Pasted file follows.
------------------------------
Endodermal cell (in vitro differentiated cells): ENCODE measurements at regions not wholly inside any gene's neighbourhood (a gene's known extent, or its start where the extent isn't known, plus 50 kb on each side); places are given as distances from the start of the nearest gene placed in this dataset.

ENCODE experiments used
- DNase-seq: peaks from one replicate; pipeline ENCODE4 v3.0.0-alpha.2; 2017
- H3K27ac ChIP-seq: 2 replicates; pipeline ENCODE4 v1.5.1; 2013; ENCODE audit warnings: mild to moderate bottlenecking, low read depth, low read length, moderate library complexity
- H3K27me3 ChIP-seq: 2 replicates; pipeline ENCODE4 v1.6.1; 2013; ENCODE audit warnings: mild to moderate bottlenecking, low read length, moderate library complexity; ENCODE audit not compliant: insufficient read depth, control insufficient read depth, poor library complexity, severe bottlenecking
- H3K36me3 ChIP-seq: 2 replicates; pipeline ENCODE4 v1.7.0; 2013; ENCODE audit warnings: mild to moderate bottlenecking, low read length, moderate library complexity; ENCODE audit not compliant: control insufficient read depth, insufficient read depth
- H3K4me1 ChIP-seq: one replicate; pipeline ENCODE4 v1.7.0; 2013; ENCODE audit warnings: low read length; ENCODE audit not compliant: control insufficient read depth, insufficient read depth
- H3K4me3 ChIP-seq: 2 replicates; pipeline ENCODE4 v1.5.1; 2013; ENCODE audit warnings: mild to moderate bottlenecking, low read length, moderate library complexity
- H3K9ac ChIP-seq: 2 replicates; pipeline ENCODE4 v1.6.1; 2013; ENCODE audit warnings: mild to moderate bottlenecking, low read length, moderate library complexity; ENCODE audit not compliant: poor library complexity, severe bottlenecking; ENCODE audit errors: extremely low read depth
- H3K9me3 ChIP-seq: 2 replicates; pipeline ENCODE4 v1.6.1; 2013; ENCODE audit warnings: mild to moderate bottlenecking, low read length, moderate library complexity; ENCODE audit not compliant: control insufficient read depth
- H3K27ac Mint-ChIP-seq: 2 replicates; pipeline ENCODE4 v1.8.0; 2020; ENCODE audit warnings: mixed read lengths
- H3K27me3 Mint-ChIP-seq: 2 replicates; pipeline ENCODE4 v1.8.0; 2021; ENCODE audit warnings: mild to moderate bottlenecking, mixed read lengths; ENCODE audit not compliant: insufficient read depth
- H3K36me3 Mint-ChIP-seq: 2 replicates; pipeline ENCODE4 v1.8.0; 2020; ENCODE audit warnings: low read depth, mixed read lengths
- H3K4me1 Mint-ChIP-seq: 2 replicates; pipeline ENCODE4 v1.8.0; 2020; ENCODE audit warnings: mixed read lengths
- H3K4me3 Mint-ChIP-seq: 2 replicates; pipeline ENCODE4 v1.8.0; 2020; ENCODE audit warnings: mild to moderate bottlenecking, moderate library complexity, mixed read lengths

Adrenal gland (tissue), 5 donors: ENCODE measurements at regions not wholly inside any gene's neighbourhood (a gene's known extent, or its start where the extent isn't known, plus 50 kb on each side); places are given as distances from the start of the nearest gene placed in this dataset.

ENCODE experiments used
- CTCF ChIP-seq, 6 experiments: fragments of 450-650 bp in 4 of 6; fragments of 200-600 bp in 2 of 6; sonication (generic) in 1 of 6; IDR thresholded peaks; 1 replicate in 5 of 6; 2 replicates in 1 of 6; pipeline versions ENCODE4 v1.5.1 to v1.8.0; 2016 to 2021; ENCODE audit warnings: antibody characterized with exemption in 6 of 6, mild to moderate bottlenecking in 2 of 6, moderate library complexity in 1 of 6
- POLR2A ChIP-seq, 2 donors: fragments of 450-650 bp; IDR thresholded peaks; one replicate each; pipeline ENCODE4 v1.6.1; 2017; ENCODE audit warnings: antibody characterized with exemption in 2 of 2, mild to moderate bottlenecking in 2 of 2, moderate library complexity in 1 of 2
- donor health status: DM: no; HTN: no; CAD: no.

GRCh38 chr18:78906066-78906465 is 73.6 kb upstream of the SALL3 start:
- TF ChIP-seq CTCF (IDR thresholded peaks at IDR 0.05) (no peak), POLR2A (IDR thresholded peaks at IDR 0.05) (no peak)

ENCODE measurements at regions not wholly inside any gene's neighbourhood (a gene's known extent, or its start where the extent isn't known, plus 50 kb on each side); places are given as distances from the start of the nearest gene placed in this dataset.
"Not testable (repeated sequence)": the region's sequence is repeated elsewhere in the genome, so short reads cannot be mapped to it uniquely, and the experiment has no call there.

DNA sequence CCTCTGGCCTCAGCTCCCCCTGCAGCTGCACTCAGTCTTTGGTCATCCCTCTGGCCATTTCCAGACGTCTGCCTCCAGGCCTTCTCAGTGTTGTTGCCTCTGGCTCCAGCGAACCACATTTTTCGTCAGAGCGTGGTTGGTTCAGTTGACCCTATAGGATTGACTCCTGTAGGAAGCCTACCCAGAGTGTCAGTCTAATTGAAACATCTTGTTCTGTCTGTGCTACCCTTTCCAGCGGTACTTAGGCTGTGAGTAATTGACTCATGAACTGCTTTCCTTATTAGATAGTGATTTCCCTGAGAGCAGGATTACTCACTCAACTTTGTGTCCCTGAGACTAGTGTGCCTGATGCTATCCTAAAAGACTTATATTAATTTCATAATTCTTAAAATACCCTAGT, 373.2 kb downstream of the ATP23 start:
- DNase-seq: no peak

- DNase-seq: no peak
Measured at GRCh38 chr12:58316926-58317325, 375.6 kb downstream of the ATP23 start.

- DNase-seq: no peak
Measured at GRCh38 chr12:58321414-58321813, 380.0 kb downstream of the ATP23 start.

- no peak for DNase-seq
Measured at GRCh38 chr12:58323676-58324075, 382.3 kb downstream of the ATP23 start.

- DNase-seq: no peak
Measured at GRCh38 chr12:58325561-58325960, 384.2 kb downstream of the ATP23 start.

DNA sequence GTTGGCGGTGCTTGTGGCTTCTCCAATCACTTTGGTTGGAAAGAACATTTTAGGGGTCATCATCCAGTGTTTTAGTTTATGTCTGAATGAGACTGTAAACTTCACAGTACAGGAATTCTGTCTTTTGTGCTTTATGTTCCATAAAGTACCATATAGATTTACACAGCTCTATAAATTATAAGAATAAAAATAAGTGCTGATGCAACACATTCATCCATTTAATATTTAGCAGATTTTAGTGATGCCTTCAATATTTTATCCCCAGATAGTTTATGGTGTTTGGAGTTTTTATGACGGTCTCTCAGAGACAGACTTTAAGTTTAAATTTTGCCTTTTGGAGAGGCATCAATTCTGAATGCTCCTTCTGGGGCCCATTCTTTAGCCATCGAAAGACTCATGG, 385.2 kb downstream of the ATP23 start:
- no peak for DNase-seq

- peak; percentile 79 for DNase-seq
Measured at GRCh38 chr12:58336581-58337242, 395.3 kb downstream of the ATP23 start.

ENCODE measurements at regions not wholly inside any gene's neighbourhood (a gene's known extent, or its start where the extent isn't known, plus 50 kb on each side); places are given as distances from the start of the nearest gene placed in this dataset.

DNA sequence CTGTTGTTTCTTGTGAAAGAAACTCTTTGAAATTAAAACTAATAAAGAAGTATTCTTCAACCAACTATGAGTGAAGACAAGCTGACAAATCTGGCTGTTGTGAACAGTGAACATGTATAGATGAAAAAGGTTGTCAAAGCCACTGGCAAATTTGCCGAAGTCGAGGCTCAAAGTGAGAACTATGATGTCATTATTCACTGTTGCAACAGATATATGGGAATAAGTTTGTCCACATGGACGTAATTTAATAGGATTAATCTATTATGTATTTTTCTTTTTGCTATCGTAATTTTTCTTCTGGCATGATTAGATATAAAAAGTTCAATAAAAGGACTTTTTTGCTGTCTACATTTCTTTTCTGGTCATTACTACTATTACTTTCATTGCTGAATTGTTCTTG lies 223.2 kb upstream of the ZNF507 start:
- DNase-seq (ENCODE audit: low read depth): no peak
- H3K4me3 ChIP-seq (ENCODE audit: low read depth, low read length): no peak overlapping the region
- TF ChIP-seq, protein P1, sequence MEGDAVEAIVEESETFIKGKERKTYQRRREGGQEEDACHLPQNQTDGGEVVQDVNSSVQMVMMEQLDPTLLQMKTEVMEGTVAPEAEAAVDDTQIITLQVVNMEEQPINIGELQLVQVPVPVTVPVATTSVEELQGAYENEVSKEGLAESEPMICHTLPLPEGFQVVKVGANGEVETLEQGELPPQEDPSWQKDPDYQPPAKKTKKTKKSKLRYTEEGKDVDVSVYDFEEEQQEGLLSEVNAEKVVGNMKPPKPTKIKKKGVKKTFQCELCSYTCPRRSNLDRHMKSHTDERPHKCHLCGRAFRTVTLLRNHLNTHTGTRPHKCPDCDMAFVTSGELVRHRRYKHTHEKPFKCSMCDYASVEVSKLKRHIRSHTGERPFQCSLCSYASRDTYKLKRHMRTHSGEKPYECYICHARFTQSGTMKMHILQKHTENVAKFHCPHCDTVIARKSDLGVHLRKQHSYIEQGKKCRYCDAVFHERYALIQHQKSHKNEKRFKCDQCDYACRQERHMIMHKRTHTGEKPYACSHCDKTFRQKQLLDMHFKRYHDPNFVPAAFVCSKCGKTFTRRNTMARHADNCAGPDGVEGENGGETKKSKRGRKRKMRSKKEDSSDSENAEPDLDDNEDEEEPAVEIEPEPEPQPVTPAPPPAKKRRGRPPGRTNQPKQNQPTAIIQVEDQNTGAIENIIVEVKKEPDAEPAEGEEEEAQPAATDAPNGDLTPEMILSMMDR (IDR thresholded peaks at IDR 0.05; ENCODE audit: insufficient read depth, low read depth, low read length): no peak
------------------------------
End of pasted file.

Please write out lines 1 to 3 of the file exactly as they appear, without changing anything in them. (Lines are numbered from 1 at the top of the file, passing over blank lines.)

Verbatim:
Endodermal cell (in vitro differentiated cells): ENCODE measurements at regions not wholly inside any gene's neighbourhood (a gene's known extent, or its start where the extent isn't known, plus 50 kb on each side); places are given as distances from the start of the nearest gene placed in this dataset.

ENCODE experiments used
- DNase-seq: peaks from one replicate; pipeline ENCODE4 v3.0.0-alpha.2; 2017